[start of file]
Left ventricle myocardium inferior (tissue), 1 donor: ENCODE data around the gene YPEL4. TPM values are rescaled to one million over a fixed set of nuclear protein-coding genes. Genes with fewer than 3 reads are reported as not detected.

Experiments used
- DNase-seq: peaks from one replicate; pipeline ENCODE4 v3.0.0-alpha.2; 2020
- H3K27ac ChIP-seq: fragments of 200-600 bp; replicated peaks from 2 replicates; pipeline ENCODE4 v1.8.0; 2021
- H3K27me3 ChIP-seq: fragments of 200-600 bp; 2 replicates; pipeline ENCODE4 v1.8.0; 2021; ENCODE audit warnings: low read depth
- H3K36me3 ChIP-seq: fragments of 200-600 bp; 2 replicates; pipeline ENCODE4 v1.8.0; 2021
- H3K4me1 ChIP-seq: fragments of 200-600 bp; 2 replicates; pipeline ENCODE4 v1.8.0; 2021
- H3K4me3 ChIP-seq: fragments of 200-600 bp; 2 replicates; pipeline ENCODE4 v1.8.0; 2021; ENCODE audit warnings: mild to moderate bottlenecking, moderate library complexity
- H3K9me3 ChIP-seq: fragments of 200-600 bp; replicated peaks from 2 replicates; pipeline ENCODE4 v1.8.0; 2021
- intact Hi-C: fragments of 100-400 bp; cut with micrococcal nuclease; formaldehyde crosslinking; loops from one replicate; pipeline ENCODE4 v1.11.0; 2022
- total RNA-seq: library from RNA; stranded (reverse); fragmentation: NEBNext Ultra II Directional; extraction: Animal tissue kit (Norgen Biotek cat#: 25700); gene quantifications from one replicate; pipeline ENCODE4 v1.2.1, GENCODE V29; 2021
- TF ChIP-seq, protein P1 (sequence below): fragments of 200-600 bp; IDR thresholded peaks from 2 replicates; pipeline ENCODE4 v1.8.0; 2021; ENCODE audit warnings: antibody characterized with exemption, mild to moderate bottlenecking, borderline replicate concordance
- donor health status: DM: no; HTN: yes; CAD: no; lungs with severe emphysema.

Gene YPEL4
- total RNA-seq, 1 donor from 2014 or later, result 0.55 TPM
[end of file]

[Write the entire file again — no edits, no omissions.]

Left ventricle myocardium inferior (tissue), 1 donor: ENCODE data around the gene YPEL4. TPM values are rescaled to one million over a fixed set of nuclear protein-coding genes. Genes with fewer than 3 reads are reported as not detected.

Experiments used
- DNase-seq: peaks from one replicate; pipeline ENCODE4 v3.0.0-alpha.2; 2020
- H3K27ac ChIP-seq: fragments of 200-600 bp; replicated peaks from 2 replicates; pipeline ENCODE4 v1.8.0; 2021
- H3K27me3 ChIP-seq: fragments of 200-600 bp; 2 replicates; pipeline ENCODE4 v1.8.0; 2021; ENCODE audit warnings: low read depth
- H3K36me3 ChIP-seq: fragments of 200-600 bp; 2 replicates; pipeline ENCODE4 v1.8.0; 2021
- H3K4me1 ChIP-seq: fragments of 200-600 bp; 2 replicates; pipeline ENCODE4 v1.8.0; 2021
- H3K4me3 ChIP-seq: fragments of 200-600 bp; 2 replicates; pipeline ENCODE4 v1.8.0; 2021; ENCODE audit warnings: mild to moderate bottlenecking, moderate library complexity
- H3K9me3 ChIP-seq: fragments of 200-600 bp; replicated peaks from 2 replicates; pipeline ENCODE4 v1.8.0; 2021
- intact Hi-C: fragments of 100-400 bp; cut with micrococcal nuclease; formaldehyde crosslinking; loops from one replicate; pipeline ENCODE4 v1.11.0; 2022
- total RNA-seq: library from RNA; stranded (reverse); fragmentation: NEBNext Ultra II Directional; extraction: Animal tissue kit (Norgen Biotek cat#: 25700); gene quantifications from one replicate; pipeline ENCODE4 v1.2.1, GENCODE V29; 2021
- TF ChIP-seq, protein P1 (sequence below): fragments of 200-600 bp; IDR thresholded peaks from 2 replicates; pipeline ENCODE4 v1.8.0; 2021; ENCODE audit warnings: antibody characterized with exemption, mild to moderate bottlenecking, borderline replicate concordance
- donor health status: DM: no; HTN: yes; CAD: no; lungs with severe emphysema.

Gene YPEL4
- total RNA-seq, 1 donor from 2014 or later, result 0.55 TPM